How past presidents treated their ministers

When late President Daniel Moi joined a group of entertainers in a dance. [File, Standard]

I was stunned. Startled by the deafening screams and shouts, I tried in vain to make sense of what was happening. I was lying on the dusty ground, with my head swirling and spinning. I struggled to sit up but some vicious pain on my sides and back pinned me down. My eyes were swollen and my face bloodied. I was surrounded by many faces, some smiling, others sneering. “He has been beaten by a girl,” someone said with a prolonged evil laughter. Then, a strong hand held me and lifted me up.

Someone offered me water in a tin. As I took a sip, sudden pain seared through my body. That’s when I realised that my lips were torn and my nose punctured. Memories came flooding back. I had successfully beaten five of my estate mates in our qualification fistfights that determined the leadership hierarchy and level of respect one was accorded within Nakuru’s Kivumbini estate. I was exhausted but someone roughly pushed me back into the ring formed by dusty legs of boys sitting in a circle. Normally, Kings, our group leader, would pick a fighter before naming the combatants to engage him. I was about to complain that I had not rested when Lo and behold! before me stood Muthoni, my best friend. 

“What! Am I supposed to fight a girl?” I protested.

“Yes, that is your challenger,” shouted Kings. I was confused. The rules were clear, we never fought girls. Muthoni gave me a beautiful smile then struck with dazzling speed, with punches landing on my unguarded face. There were screams of excitement when blood gushed out of my mouth. I stood still. I couldn’t hit her. But Muthoni didn’t relent. Another flurry of punches then I hit the ground. I had just failed in my second vetting process to move up the leadership ladder. My net worth had vaporised. 

By allowing a girl into our fight, Kings had broken the rules. He knew that coming from a family of numerous sisters, I wouldn’t hit back at Muthoni. I became the laughing stock. As I limped away in tears, I recalled that Kings had been beaten countless times by my elder brother. He used me to settle personal scores. One had to win many fights to join the elite squad of the estate.

During the recent vetting of Cabinet Secretary nominees, I saw men and women receive punches and kicks they could not deflect. Some hit the ground like I did as the National Assembly tore through them. Some MPs behaved like Kings, settling party and coalition scores in the glare of national television.

Mithika Linturi, Aisha Jumwa and Peninah Malonza were hardest hit. Embarrassing questions weaved around their personal life, real, imagined and alleged scandals. With tearful and at times rib cracking moments, each nominee had to declare their net worth.

Public Service, Gender and Affirmative Action CS Aisha Jumwa, a woman who has been relentlessly fought during the electoral campaigns, broke down as she narrated the torment of growing in abject poverty. Nakuru East MP David Gikaria asked her to share snippets of wisdom that would encourage children struggling academically while discouraging parents not to be fixated on grades.

Kipchumba Murkomen, CS Transport, said he is the son of a squatter with a net worth of Sh550 million that includes town houses and a wheelbarrow. His Health counterpart Susan Nakhumicha eloquently described her life’s journey as a daughter of a police couple whose work affected the family’s stability.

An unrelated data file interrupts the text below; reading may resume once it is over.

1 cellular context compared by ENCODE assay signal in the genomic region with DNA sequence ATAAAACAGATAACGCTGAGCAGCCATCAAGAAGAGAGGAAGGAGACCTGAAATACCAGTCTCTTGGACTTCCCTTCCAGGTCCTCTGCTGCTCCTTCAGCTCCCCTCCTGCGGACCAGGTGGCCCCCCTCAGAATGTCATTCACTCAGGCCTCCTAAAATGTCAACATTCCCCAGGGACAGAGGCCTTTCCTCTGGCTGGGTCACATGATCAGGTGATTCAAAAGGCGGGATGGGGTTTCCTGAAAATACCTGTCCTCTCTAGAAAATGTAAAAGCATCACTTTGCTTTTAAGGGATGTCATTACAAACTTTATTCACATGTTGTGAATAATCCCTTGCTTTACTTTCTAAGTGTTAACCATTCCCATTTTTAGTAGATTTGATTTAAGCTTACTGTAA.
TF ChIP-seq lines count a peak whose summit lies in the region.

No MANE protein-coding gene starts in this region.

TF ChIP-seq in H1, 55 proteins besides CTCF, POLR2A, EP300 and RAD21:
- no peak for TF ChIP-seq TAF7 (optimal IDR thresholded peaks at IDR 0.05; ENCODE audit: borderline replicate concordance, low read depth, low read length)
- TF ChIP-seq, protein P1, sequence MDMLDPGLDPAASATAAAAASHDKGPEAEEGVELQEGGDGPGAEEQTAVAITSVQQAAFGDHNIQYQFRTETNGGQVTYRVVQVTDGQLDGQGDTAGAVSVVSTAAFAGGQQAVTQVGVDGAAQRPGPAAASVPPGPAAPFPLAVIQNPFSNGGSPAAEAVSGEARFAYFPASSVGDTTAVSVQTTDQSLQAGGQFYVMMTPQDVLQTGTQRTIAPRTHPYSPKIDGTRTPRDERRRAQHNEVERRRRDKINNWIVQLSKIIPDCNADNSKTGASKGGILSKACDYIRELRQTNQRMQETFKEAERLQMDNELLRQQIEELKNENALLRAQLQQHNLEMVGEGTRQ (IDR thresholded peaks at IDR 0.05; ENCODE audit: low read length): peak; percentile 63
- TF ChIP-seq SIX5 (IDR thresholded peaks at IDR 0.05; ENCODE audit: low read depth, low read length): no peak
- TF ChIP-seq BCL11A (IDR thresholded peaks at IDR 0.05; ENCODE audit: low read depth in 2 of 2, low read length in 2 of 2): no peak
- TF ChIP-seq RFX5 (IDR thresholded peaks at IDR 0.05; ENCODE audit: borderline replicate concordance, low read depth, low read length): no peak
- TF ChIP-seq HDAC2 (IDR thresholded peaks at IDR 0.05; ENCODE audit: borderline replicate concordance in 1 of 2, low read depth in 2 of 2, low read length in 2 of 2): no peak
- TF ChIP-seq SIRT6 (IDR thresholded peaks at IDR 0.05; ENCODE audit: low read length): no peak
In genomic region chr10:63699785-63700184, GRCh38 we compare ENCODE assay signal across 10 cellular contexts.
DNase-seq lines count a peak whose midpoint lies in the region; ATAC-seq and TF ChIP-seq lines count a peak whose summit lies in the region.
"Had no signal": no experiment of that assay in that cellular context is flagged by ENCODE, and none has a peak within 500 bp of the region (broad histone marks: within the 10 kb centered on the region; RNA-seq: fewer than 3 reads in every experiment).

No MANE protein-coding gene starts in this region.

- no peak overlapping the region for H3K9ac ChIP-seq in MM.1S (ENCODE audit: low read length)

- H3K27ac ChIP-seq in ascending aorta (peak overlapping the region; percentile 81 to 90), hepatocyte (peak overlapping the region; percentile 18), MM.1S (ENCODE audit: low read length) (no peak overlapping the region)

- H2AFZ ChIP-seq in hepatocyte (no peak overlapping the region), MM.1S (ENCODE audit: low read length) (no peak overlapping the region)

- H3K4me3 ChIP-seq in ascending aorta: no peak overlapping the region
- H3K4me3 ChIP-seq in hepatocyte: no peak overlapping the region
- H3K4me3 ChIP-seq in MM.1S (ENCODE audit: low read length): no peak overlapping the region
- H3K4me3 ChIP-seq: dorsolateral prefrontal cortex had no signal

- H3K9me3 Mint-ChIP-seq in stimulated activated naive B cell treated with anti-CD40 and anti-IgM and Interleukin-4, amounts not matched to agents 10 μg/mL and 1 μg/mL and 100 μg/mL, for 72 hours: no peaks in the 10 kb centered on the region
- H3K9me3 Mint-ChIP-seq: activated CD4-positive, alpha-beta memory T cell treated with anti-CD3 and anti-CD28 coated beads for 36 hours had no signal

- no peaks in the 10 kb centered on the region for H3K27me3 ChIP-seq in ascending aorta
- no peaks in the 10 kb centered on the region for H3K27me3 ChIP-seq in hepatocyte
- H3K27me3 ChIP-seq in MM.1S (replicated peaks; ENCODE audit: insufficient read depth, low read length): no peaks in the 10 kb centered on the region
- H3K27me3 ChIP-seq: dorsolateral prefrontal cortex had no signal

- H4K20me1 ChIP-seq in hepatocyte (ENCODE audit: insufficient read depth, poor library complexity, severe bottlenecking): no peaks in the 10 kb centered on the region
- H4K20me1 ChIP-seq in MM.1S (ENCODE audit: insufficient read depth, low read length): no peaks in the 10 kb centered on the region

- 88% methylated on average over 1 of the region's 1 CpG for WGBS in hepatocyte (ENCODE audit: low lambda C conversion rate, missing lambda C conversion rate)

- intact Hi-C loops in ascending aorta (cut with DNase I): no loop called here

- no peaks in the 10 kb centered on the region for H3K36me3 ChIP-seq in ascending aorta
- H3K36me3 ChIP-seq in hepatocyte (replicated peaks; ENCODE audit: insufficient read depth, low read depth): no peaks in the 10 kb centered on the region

With a broad smile, Youth Affairs, Sports and Arts CS Ababu Namwamba said he was a Country Boy. “I’m a boy who walked to school barefoot. I would sit in class with pangs of hunger but never lose a smile on my face or gladness in my heart or determination to finish school,” he told the committee chaired by House Speaker Moses Wetang’ula.

After days of grilling in glaring public view, one nominee was rejected unanimously while two others were rejected by Azimio allied MPs. Junet Mohamed, a member of the minority side, said, “Some of the nominees are distinguished and outstanding. But…some have live murder cases in court…We are not conveyor belts or rubber stamps for the Executive.”

However, like my strong helper, the Executive lifted the rejected three and placed them on the high table with the rest. The whole purpose of vetting nominees was to give Kenyans leaders of integrity. However, a determined Executive will always hold sway, turning the entire process into a game of musical chairs.     

Jomo Kenyatta’s time   

President Jomo Kenyatta had absolute powers in the choice of his Cabinet. His first Cabinet was made up of young, freshly educated beneficiaries of the educational airlifts of the late 1950s and early 1960s. Geoffrey Kareithi, who served as Kenya’s head of civil service for 12 years under Kenyatta and one year under Daniel arap Moi, says Jomo’s ministers were educated and passionate about serving the country.

In his unpublished memoir, Cool Under Fire, Kareithi says, “It is astounding that my generation, born in mud and dung huts with no doors, were able to transform ourselves through education into successful managers of a modern economy. We made Kenya an equal to the Asian tigers. We were all in our mid-20s to mid-30s.”

Jomo’s youthful Cabinet had leaders such as Dr Julius Gikonyo Kiano, Thomas Joseph Mboya, Mwai Kibaki and Dr Njoroge Mungai. Attorney General Charles Njonjo and Mbiyu Koinange became powerful kingmakers. At its inception, Jomo’s government was hit by the Shifta wars, a military coup plot, and the assassination of politician JM Kariuki. Then mega corruption and smuggling of cloves, ivory and coffee set in. Crime and violence rose, leading to the enactment of the Hanging Act. College, high school riots, and worker strikes became common. Then Uganda’s Idi Amin Dada expelled 50,000 Asians from Uganda in 1972, denting the Kenyan economy.

Kareithi says after Kenya helped the Israeli government in rescuing Jewish hostages in Entebbe, Uganda, Amin planned an attack on Kenya. However, the Israeli commandos had destroyed his airbase and jet fighters. He was militarily crippled. Bruce Mackenzie had persuaded Kenyatta to permit Israeli Mossad to collect intelligence prior to the Operation Thunderbolt, with the Israeli Air Force using Nairobi to fuel and strategise. On May 24, 1976, Mackenzie died.